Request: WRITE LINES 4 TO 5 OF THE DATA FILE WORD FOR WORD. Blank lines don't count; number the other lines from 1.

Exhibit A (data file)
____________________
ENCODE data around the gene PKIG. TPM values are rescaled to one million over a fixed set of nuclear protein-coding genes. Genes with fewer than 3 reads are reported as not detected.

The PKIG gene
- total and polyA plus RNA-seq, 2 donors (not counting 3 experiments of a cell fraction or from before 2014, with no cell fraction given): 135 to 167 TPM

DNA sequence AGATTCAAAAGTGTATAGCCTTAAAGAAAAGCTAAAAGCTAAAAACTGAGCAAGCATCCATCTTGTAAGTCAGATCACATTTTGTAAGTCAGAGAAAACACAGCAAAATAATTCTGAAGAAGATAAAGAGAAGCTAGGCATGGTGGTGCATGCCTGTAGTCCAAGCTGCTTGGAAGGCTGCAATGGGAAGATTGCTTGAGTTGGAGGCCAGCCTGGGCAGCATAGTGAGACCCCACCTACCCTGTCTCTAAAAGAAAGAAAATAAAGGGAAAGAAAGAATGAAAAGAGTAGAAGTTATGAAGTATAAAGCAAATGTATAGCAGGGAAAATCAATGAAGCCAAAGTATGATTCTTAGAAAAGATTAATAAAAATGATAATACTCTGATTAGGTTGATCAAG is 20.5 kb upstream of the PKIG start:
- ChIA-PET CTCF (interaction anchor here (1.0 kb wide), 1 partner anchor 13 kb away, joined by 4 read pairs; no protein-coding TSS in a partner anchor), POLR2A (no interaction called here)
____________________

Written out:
DNA sequence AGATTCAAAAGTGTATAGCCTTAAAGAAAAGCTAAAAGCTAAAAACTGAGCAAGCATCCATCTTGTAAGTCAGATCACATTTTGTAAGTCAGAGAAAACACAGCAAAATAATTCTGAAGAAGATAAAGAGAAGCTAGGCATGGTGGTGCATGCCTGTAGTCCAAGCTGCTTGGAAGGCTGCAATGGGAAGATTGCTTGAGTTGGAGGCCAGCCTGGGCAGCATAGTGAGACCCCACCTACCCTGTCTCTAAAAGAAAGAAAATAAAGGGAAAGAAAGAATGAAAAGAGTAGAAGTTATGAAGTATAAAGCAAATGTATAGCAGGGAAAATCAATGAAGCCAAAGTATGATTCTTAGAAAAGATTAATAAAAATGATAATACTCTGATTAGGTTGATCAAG is 20.5 kb upstream of the PKIG start:
- ChIA-PET CTCF (interaction anchor here (1.0 kb wide), 1 partner anchor 13 kb away, joined by 4 read pairs; no protein-coding TSS in a partner anchor), POLR2A (no interaction called here)